Because Cuong received a living donor kidney, the new organ began to work immediately but at a low percentage. With each day, the new kidney responds to the anti-rejection medications and “wakes up” more and more. Pretty amazing!
July 13, 2017
We heard from the donor’s family and he is doing well after having surgery for ileus. He developed adhesions from a previous surgery which were caused his bowl to turn preventing him from digesting his food properly. Thank you for praying with us. He is going to be fine – answered prayer!
July 11, 2017
Post-op day 14 – Today we drove to Tyler to see the nephrologist. While there, we met our new nephrology nurse, Cindy, who has been helping transplant patients for over 14 years. She explained in detail the results of Cuong’s lab work and was quite helpful in answering our questions. Cuong’s phosphorous levels were slightly slow, so they increased his phosphorous medication. The nephrologist, Dr. Diaz, examined Cuong and was slightly concerned about the swelling he has been experiencing in his legs. She sent us for an ultrasound to look for possible blood clots. We should have the results of the ultrasound in 24-48 hours.
July 12, 2017
Post-op day 13 – Cuong has been to Tyler three times in the past 13 days to see the surgeon, Dr. Potter, since leaving the hospital. With each visit, lab work is completed first at East Texas Medical Center. The results are sent to Dr. Potter who then evaluates if any changes in medication need to be made. In the past week, Cuong has been able to reduce his nausea medicine down from 3 times per day to 2 times per day. Additionally, Dr. Potter has reduced Cuong’s blood pressure medicine from 4 pills 3x per day (12 total) to 2 pills 3x per day (6 total). Other medicine changes have been made, but the physical impact of those changes are unclear to us at this time.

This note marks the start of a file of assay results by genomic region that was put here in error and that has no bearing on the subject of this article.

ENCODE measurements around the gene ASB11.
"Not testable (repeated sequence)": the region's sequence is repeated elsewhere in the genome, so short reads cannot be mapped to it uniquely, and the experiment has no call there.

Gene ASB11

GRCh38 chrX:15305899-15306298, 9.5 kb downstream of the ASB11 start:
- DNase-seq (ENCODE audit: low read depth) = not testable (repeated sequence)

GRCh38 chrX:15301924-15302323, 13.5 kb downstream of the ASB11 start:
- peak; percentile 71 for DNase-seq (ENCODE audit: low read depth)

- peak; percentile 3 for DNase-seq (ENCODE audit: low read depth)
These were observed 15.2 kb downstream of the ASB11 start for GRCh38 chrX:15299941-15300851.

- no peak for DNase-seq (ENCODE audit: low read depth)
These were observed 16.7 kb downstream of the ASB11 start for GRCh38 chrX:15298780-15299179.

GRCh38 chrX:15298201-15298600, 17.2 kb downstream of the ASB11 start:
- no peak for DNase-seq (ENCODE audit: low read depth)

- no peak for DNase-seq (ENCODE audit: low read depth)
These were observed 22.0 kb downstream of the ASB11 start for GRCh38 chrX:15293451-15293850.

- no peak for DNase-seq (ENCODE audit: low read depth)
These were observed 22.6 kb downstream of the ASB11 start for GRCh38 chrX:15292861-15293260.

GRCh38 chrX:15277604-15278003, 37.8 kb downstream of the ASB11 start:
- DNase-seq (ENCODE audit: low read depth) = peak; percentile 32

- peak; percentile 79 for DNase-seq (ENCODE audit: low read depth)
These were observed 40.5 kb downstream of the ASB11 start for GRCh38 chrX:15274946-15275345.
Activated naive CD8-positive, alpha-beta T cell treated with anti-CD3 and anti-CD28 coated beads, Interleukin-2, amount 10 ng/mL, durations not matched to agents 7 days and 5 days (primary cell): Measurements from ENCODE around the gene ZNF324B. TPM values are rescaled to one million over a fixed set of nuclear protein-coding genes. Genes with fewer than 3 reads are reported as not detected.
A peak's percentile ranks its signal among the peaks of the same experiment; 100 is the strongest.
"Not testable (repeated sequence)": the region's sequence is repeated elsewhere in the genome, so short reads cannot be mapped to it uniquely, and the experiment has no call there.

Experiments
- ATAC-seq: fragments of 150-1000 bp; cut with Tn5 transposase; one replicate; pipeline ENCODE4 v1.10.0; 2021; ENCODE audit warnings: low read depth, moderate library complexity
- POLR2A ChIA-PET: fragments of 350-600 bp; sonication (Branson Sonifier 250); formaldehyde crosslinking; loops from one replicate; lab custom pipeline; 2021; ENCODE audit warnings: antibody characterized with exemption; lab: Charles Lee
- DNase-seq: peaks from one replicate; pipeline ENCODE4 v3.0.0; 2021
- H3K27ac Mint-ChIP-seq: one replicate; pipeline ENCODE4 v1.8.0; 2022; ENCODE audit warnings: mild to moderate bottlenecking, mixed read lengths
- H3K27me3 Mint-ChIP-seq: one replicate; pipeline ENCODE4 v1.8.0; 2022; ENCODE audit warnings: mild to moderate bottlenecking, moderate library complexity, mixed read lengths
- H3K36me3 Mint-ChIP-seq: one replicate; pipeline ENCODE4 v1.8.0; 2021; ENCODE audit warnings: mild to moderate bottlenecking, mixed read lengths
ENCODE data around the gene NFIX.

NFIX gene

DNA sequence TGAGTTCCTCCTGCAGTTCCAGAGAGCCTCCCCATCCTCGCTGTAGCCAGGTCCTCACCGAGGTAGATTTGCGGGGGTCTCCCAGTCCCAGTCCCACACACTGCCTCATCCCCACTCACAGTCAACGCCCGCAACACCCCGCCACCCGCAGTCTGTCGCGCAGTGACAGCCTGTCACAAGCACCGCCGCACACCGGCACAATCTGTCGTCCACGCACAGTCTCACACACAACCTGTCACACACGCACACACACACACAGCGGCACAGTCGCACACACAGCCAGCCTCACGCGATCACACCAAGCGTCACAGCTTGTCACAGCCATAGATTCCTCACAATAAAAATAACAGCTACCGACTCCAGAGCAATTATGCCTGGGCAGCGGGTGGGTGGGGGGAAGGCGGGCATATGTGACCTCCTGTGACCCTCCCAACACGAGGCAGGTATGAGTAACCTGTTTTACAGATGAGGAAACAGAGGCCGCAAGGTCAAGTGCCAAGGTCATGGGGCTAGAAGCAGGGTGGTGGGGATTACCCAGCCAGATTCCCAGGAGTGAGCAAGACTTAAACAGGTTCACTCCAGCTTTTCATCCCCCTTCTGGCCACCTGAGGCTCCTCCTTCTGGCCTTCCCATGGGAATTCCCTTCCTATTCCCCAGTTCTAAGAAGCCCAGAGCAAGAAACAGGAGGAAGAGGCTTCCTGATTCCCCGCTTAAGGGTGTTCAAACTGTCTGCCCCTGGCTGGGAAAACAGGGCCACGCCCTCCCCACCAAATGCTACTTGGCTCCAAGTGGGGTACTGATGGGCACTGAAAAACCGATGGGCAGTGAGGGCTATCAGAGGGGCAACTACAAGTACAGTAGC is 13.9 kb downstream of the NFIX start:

We received news on Sunday that our donor is in the hospital with ileus, an obstruction of the intestine that prevents food from moving through the intestinal track as needed. Please pray for his recovery.
July 13, 2017
Post-op day 7 – Cuong has been home for 2 days. He is happy to be out of the hospital, but the transition home has been challenging. Cuong is experiencing all of the normal post-surgery challenges – pain of the surgical area, lack of sleep, changes in the way food taste, and trouble staying hydrated. Thank you for all your cards, phone calls, and text messages. They have all been received and served as encouragement to us during this time. If we haven’t been able to get back with you, just hold tight – I promise we’ll get back to you eventually! It has been an intense flurry of activity for over a week. The home health nurse visits two times per week for about 1.5 hours. We travel to Tyler to have labs drawn and see the nephrologist on Tuesdays; labs drawn and seen the surgeon on Fridays. The Tyler appointments take about 8 hours round-trip. Physical therapy is on Thursday for about 1.5 hours and may increase as needed.
The surgeon is pleased with Cuong’s progress. His creatinine level was down to 2.3 (from 14 the day of surgery). The lower the number, the better. We learned that a stint was placed in the ureter between the new kidney and the bladder. The stent holds open the ureter for fluids to flow properly and is needed due to a high level of inflammation inside the body. In 3-4 weeks, the inflammation will subside and the stint will be removed through the bladder. It is a non-surgical procedure and should only take 5 minutes or less.